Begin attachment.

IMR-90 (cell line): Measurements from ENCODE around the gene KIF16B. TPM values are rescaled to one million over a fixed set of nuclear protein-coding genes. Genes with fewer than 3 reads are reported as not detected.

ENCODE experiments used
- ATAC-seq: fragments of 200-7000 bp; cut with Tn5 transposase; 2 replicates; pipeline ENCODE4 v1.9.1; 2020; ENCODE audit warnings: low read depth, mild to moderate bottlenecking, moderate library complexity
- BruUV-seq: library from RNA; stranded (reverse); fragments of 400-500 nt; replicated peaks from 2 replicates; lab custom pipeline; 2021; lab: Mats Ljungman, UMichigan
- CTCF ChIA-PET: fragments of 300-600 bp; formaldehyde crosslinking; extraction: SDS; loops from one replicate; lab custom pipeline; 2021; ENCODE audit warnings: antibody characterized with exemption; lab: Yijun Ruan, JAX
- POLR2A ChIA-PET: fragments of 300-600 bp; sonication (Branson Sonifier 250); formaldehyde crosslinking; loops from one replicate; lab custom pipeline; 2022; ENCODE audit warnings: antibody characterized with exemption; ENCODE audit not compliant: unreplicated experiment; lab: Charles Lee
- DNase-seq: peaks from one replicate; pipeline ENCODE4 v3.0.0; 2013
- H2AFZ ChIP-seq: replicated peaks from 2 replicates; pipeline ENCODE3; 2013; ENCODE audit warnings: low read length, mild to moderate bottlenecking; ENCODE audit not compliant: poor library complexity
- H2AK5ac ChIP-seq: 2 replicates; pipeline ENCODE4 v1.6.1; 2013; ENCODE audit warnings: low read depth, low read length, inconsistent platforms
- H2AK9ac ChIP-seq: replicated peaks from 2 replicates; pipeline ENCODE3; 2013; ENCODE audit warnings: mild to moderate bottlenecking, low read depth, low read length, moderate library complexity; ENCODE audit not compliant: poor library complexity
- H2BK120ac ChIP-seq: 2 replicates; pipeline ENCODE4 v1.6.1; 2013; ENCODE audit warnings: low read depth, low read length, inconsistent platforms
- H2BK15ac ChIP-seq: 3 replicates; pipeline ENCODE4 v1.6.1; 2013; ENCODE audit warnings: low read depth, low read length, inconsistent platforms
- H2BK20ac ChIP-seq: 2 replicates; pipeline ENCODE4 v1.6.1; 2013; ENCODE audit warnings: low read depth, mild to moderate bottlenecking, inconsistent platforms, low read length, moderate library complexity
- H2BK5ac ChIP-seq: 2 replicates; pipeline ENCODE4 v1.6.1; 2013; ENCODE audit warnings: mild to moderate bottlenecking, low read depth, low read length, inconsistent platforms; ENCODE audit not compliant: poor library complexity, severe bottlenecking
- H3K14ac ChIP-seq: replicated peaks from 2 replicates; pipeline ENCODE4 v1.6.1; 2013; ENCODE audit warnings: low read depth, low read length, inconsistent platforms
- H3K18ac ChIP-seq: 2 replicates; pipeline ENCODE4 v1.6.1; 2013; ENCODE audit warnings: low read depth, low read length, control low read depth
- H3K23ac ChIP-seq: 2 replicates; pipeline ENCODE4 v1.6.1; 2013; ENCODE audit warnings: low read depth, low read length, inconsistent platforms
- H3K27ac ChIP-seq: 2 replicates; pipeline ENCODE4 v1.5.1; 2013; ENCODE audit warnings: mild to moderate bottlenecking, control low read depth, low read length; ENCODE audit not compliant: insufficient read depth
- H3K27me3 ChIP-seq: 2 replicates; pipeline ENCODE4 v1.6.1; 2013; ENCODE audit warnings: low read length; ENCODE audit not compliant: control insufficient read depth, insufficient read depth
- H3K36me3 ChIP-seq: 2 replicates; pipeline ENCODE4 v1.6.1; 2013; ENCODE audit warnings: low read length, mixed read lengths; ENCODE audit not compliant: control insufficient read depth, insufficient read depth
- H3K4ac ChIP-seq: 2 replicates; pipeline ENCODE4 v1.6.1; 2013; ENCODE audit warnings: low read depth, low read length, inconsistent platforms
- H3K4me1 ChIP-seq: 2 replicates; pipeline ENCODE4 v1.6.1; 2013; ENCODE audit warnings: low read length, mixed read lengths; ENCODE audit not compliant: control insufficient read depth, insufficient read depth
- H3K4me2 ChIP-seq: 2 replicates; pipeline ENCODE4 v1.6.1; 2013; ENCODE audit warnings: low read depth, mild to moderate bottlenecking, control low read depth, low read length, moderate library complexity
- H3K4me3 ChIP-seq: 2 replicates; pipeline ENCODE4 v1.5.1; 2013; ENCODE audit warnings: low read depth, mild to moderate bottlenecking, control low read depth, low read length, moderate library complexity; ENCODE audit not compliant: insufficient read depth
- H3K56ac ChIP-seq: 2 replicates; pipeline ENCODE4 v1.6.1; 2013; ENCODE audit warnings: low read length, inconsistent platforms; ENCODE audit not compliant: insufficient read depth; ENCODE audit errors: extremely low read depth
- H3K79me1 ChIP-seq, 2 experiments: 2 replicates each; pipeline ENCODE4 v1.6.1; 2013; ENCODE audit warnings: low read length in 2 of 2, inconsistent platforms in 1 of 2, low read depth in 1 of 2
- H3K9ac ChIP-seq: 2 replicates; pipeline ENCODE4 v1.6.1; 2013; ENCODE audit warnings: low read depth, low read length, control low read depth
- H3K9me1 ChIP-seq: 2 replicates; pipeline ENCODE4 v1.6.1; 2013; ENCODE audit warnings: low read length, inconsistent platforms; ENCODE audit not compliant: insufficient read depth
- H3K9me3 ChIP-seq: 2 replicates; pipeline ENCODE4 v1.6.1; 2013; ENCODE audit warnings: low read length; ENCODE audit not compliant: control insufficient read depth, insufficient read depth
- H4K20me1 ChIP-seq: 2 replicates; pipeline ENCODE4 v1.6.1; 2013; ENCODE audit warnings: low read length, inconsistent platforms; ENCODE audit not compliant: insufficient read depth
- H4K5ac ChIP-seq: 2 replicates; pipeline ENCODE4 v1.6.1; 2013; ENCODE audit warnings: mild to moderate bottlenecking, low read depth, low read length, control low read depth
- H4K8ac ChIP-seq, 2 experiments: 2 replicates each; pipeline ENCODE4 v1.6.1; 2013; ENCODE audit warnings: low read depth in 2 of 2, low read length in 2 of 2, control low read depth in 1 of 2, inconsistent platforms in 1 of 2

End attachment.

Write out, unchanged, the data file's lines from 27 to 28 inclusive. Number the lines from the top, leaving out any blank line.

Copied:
- H3K9ac ChIP-seq: 2 replicates; pipeline ENCODE4 v1.6.1; 2013; ENCODE audit warnings: low read depth, low read length, control low read depth
- H3K9me1 ChIP-seq: 2 replicates; pipeline ENCODE4 v1.6.1; 2013; ENCODE audit warnings: low read length, inconsistent platforms; ENCODE audit not compliant: insufficient read depth